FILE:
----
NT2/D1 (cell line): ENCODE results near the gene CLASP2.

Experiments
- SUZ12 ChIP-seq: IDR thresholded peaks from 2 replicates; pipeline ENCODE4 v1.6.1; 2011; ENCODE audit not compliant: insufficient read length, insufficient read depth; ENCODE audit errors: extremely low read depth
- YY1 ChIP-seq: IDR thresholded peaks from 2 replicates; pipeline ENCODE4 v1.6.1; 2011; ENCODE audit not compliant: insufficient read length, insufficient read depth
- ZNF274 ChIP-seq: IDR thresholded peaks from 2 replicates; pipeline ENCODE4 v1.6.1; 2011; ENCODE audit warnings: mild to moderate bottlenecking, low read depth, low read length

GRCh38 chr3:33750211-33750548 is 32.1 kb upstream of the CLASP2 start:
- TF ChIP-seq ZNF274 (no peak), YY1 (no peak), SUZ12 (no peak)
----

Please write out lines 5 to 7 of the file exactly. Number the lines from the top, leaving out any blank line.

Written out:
- ZNF274 ChIP-seq: IDR thresholded peaks from 2 replicates; pipeline ENCODE4 v1.6.1; 2011; ENCODE audit warnings: mild to moderate bottlenecking, low read depth, low read length

GRCh38 chr3:33750211-33750548 is 32.1 kb upstream of the CLASP2 start:
- TF ChIP-seq ZNF274 (no peak), YY1 (no peak), SUZ12 (no peak)